Happy to hear there’s an investigation!
As a lawsuit against a local McDonald’s franchise gains national attention, federal authorities are investigating the company’s practice of forcing employees to be paid only by debit cards that come with an assortment of fees.
Meanwhile, lawyers for the franchise owners say the lawsuit’s contention that employees incur fees on all transactions is wrong and there are several ways workers could access their money for free.
West Pittston-based attorney Michael Cefalo recently filed the class action lawsuit in Luzerne County Court on behalf of Natalie Gunshannon, a Dallas Twp. woman who quit her job at the McDonald’s in Shavertown after the company issued her a debit card as pay and refused to pay her by check or direct deposit.
Days after the suit was filed and garnered national media attention, Mr. Cefalo said an investigator with the U.S. Department of Labor called his law office.
“They called me and told me the U.S. attorney has shown a particular interest in the facts of this case,” Mr. Cefalo said. “They were looking to see if there are any violations of federal statutes.”
The U.S. attorney’s office for the Middle District of Pennsylvania asked the Department of Labor to “look into it to determine if federal action is appropriate,” Heidi Havens, a spokeswoman for the U.S. attorney’s office, said.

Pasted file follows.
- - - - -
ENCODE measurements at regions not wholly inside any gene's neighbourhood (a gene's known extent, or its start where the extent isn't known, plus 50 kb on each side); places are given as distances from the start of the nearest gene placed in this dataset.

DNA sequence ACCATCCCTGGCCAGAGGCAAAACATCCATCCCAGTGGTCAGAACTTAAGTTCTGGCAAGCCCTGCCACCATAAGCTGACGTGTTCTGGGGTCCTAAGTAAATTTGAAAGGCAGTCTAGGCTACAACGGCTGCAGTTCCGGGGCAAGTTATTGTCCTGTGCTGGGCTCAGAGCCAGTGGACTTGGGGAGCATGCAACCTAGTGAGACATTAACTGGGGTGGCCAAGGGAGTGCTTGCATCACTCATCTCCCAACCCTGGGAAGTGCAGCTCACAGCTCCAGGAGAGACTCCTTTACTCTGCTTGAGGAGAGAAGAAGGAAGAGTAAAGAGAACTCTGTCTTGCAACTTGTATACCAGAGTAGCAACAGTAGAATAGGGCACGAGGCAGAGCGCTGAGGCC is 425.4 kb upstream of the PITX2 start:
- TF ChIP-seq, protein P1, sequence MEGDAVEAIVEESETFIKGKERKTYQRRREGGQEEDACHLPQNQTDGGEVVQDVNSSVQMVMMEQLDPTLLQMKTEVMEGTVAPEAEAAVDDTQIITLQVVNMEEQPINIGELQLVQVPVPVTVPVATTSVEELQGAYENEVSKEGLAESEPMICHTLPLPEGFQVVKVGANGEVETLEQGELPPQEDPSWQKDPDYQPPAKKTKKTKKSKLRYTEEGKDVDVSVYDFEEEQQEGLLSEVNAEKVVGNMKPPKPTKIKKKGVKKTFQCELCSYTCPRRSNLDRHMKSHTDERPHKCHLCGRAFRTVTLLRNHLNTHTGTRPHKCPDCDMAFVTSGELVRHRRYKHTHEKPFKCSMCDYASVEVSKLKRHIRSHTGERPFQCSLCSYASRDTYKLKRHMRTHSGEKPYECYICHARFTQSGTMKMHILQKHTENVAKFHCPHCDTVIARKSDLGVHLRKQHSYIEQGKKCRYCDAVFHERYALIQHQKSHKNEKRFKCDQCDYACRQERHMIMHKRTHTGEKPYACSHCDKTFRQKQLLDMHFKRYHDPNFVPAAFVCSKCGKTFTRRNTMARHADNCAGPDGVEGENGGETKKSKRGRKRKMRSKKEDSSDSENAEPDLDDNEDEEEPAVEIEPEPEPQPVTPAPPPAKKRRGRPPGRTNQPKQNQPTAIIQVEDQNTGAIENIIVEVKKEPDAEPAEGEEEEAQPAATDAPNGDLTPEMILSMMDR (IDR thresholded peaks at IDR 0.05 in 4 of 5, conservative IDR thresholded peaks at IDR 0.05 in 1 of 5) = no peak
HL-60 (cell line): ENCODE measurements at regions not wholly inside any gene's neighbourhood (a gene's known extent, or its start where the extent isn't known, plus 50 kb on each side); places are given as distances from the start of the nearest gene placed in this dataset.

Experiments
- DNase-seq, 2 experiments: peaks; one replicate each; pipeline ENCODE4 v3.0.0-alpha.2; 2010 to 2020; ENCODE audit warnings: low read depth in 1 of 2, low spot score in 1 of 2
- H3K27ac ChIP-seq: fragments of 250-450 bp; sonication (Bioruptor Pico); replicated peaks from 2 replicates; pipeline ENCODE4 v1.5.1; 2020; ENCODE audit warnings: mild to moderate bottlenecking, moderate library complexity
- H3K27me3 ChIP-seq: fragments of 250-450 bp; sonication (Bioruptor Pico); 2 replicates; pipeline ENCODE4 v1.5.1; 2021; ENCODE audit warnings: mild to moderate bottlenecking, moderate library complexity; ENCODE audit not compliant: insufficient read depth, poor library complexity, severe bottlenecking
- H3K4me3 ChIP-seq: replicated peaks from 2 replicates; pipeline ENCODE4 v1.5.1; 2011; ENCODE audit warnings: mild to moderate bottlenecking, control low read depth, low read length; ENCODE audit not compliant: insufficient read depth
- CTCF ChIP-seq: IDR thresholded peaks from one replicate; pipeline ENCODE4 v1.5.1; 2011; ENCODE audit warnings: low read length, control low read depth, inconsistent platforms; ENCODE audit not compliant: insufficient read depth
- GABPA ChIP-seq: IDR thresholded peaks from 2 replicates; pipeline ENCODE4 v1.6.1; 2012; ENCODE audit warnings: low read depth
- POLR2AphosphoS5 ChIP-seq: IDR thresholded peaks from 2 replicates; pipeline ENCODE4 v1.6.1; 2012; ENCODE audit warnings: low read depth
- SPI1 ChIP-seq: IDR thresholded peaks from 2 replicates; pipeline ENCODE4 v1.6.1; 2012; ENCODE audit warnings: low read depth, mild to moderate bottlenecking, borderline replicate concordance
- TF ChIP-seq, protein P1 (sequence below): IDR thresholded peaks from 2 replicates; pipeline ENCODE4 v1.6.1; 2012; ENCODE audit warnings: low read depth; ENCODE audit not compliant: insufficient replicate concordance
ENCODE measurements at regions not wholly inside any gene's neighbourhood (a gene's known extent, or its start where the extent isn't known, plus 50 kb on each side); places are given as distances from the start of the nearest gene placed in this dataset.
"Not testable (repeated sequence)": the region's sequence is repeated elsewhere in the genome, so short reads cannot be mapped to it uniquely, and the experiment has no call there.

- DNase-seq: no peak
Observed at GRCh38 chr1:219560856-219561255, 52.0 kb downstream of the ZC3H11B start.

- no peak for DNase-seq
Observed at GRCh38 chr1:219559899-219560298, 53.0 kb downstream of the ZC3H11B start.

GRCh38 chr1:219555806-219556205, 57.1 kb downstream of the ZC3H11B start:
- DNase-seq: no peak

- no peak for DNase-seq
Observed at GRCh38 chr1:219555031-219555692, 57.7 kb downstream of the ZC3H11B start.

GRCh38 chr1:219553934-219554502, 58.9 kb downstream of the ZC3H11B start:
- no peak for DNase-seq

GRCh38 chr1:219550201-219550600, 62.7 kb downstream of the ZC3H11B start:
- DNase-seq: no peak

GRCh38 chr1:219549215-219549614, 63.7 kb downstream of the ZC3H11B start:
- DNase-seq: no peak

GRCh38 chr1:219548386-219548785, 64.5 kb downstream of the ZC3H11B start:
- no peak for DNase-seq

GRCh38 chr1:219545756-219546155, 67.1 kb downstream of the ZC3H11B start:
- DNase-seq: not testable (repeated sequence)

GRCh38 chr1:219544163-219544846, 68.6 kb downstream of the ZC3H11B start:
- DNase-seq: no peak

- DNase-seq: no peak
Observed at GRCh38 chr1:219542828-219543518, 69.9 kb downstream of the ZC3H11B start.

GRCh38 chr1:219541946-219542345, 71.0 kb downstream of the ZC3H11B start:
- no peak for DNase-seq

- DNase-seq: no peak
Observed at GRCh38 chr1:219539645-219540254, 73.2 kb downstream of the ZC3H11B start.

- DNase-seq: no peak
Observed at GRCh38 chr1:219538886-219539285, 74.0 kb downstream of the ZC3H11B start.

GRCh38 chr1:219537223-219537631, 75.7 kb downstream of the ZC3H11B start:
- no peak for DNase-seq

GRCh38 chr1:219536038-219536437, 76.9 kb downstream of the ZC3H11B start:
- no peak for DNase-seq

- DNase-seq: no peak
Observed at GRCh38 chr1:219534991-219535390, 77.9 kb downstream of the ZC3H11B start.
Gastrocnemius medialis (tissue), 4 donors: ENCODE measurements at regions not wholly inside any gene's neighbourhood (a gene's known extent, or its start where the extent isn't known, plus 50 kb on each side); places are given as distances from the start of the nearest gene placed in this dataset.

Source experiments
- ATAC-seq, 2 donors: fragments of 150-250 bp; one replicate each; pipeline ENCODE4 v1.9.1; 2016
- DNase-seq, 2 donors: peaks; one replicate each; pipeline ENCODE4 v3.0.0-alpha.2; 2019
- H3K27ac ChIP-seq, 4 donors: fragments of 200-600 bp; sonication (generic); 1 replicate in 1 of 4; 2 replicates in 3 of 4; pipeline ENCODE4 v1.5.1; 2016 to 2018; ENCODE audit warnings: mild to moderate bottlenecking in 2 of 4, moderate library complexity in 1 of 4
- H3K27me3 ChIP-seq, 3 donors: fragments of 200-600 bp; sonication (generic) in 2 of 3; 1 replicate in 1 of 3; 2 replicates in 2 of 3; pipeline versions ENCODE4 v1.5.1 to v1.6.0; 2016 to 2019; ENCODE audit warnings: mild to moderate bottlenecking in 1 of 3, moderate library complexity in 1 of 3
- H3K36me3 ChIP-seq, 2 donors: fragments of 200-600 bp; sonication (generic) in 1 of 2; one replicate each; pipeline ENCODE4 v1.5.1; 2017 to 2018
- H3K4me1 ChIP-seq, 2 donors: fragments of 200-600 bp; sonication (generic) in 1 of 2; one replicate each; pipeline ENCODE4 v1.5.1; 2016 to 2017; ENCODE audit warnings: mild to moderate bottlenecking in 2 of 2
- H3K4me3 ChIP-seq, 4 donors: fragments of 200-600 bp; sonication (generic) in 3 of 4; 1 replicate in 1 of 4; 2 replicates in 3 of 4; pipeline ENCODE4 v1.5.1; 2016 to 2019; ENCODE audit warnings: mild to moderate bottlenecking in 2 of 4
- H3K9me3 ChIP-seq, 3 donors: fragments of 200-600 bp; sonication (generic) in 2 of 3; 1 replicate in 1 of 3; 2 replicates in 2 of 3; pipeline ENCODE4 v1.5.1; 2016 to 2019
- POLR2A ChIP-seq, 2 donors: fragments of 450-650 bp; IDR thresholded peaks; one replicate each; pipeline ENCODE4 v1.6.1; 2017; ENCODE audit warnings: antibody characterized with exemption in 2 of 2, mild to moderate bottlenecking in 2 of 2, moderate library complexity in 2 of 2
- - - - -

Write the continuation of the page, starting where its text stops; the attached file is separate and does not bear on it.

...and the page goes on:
“At this point, it is too soon to tell what specific action, if any, there would be,” Ms. Havens said.
Lenore Uddyback-Fortson, a Department of Labor spokeswoman, said the department was aware of the McDonald’s case, but could not confirm or deny if there is an active investigation.
“The agency has seen more of the use of debit cards to pay employees within the past several years as it is growing in practice,” Ms. Uddyback-Fortson said. “As long as the fees do not cause wages to drop below $7.25 per hour, the federal minimum wage, the practice does not violate the Fair Labor Standards Act.”
Ms. Gunshannon, 27, believes she was paid $7.45 per hour, but wasn’t sure because she said the rate was not on a pay stub she received.
The J.P. Morgan Chase payroll cards issued to local McDonald’s employees carry fees for nearly every type of transaction, according to the lawsuit, including a $1.50 charge for ATM withdrawals, $5 for over-the-counter cash withdrawals, $1 to check the balance, 75 cents per online bill payment and $10 per month if the card is left inactive for more than three months.
What the lawsuit fails to mention is that there are options to obtain money from and use the card for free, said attorney Matthew Hank, a Philadelphia attorney who represents the defendants, Albert and Carol Mueller of Clark Summit.